We are kidding ourselves if we think that we can decide to slowly reduce oil and fossil fuel usage over the next 40 or more years. If oil prices drop to, say, $30 barrel because of debt defaults, oil production will drop very quickly–not based on some slow decline curve. Natural gas and coal prices will drop dramatically too, essentially putting an end to their production. Jobs will disappear with the lack of fossil fuels. Eighty or ninety percent of us will again need to work in manual food production without fossil fuels. Education, government, and services of all kinds will shrink rapidly.

Nature is deciding for us right now what is ahead. We likely will have little choice in the matter. If we do have a choice at all, it is likely to be in the direction of serious back-pedaling, in terms of population, and in terms of learning to live essentially without fossil fuels. The future is likely to be very different from the past.

About Gail Tverberg

My name is Gail Tverberg. I am an actuary interested in finite world issues - oil depletion, natural gas depletion, water shortages, and climate change. Oil limits look very different from what most expect, with high prices leading to recession, and low prices leading to inadequate supply.
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388 Responses to Two Views of our Current Economic and Energy Crisis

  1. Gail, I just want to say that I really appriciate you taking the time to give though through replies to almost all comments and questions: It’s not that common among blog writers today.

  2. edpell says:

    US debt surges 328 billion dollars in single day. At that rate the debt would double in 50 days. 😉

  3. Ikonoclast says:

    I am amazed when I blog the phrases “limits to growth”, “peak oil”, “resource collapse” and so on trying to find new information and data about our dilemma. I generally find very few new sources of data and just keep getting hits on Gail’s blog and a few other standard sites. I suppose search engine characteristics could have something to do with this. But mainly it suggests to me that very few people are actually facing up to these realities and writing about them. So all well as thanks to Gail, thanks for the link to the site Nature Bats Last. That looks likes a good one to visit.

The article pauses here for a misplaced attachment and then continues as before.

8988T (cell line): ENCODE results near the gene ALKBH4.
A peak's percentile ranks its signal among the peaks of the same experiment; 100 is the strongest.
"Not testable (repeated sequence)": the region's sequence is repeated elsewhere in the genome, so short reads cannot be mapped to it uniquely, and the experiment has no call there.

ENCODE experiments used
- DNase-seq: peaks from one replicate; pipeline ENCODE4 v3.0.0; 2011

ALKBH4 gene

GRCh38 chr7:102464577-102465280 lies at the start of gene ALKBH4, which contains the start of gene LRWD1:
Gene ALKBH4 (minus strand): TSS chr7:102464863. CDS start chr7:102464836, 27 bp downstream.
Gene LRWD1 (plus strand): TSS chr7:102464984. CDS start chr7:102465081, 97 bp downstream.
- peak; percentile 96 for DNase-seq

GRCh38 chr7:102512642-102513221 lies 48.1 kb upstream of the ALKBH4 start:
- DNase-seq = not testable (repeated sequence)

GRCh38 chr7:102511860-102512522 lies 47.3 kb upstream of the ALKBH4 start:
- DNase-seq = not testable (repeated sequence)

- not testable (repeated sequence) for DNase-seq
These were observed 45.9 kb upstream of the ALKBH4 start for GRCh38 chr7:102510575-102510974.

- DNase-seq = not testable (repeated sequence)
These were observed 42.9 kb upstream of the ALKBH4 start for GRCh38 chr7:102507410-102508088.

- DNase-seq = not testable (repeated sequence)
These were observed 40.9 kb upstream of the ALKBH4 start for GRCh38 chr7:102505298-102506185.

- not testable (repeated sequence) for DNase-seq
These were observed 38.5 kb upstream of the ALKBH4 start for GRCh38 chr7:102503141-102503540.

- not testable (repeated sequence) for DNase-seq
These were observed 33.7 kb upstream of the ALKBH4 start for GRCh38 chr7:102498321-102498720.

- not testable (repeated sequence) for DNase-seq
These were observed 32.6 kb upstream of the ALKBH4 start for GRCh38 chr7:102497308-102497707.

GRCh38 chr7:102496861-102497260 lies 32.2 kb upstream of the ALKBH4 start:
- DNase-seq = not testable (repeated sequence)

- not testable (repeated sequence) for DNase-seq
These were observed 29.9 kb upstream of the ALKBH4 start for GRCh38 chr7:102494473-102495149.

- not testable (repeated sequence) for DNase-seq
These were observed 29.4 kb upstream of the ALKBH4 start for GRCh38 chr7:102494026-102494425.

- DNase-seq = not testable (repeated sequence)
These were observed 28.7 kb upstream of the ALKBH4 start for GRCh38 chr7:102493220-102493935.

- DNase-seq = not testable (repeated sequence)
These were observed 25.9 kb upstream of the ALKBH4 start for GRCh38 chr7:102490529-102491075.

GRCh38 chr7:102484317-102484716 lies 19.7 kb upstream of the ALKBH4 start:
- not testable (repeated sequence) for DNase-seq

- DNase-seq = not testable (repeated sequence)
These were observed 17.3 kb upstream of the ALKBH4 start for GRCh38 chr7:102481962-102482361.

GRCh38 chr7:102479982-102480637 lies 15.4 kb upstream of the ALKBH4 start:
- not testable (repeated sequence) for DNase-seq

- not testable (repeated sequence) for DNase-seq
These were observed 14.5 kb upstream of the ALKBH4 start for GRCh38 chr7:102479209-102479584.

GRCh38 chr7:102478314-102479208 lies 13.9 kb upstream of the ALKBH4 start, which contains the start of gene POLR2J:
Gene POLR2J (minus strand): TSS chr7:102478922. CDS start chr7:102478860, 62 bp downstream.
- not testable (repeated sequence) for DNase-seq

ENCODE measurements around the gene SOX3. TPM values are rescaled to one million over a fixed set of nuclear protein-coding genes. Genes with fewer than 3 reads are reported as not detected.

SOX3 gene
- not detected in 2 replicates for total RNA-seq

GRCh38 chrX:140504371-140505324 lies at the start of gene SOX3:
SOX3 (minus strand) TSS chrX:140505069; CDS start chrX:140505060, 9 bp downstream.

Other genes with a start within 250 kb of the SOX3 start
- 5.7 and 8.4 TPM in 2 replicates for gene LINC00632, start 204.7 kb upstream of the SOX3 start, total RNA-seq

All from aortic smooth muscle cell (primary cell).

4. Scott says:

    Hello, I try to post only the best stuff I come across worth a read. Here are a couple of articles that I looked at today that are pertinent for those interested.
    Oceans future…

    Finance troubles ahead…


    • I know the grocery store I shopped in had a sign up by registers, “Sorry EBT (food stamps) not available today due to computer problems.” Or something like that.

  5. Ikonoclast says:

    Why do people have so much trouble understanding limits to growth when it really is a very simple concept? If people fail to comprehend a very simple concept then they must be making very simple mistakes. Here are the simple mistakes they make.

    1. They do not understand the difference between very big and infinite. To most people, very big is the same as infinite. The earth is very big (compared to humans) and most people cannot conceptualise that this bigness could ever be filled or its resources exhausted. They get confused by something this big and effectively consider it to be infinite.